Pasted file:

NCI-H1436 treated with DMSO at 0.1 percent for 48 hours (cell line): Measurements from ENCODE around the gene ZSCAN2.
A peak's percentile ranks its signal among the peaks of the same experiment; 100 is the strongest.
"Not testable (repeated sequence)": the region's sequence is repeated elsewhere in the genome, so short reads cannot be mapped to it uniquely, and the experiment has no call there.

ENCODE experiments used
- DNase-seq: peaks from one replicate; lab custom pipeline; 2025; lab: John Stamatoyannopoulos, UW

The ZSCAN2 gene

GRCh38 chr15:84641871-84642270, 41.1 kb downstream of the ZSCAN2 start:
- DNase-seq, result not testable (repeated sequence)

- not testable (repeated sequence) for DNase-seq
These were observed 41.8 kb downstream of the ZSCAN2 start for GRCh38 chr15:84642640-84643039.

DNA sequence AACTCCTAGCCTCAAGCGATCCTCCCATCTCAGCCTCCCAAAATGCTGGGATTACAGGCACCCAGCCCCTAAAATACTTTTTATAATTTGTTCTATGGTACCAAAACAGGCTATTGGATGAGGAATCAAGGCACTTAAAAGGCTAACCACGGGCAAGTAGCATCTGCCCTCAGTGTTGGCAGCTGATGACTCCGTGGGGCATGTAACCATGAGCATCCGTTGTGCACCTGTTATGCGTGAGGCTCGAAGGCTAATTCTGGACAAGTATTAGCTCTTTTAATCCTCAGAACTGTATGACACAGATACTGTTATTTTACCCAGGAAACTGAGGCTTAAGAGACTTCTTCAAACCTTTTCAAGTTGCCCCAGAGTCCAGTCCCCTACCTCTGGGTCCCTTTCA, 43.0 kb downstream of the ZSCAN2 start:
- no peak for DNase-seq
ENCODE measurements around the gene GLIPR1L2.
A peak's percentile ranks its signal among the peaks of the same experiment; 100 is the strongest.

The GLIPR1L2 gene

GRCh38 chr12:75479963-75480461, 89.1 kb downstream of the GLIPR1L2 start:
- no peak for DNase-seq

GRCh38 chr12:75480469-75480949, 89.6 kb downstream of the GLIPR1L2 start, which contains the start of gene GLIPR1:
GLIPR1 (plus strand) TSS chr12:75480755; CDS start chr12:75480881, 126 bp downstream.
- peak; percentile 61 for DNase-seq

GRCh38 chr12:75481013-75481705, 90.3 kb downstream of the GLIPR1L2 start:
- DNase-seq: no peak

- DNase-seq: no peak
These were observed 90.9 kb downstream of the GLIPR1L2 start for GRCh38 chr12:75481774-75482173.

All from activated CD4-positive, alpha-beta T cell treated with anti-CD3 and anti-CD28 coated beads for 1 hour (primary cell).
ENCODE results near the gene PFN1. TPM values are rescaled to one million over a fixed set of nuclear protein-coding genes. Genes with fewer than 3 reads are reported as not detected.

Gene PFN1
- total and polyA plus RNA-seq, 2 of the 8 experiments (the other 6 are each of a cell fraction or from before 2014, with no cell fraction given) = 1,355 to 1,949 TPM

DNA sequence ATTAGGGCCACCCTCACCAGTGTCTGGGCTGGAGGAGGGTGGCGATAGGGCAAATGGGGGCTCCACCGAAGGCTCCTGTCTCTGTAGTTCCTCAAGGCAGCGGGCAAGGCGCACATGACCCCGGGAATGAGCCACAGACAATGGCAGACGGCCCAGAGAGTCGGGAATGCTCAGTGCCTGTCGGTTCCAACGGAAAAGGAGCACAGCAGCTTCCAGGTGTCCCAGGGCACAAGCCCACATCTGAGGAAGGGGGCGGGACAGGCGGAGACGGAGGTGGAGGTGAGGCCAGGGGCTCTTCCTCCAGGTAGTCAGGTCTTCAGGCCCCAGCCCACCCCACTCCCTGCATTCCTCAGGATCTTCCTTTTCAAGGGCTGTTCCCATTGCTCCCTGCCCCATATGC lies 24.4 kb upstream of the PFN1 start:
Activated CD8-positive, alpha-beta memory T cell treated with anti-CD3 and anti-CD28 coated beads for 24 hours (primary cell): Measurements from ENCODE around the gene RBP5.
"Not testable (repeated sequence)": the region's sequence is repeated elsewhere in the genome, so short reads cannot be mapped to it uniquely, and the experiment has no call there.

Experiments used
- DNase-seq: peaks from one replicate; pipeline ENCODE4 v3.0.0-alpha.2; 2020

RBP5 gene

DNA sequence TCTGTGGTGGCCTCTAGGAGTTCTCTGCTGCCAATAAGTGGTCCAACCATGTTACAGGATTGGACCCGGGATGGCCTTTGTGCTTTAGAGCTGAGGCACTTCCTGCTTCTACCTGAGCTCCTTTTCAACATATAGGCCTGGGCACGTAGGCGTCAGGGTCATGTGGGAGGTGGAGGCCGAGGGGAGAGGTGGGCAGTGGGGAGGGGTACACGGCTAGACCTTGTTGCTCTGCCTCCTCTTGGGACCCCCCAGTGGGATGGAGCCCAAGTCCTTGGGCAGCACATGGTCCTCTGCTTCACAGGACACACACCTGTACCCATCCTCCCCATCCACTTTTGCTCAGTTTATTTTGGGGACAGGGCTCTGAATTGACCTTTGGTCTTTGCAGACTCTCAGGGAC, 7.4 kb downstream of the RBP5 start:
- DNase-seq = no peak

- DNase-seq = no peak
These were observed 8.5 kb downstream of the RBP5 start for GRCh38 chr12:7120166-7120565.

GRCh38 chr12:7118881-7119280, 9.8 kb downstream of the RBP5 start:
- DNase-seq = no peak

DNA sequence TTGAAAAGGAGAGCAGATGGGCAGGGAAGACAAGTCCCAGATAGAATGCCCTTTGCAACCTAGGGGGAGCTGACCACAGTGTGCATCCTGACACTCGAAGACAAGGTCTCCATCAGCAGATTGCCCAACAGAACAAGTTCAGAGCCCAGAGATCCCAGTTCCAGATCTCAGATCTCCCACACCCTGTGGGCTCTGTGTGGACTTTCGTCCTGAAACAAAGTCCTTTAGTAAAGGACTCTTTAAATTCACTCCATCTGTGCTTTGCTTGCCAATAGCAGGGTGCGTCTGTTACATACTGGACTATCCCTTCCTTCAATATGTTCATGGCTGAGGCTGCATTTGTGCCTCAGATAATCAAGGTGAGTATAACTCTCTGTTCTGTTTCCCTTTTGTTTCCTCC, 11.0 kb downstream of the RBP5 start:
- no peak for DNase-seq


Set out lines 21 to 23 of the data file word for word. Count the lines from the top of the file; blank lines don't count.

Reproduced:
GRCh38 chr12:75481013-75481705, 90.3 kb downstream of the GLIPR1L2 start:
- DNase-seq: no peak

- DNase-seq: no peak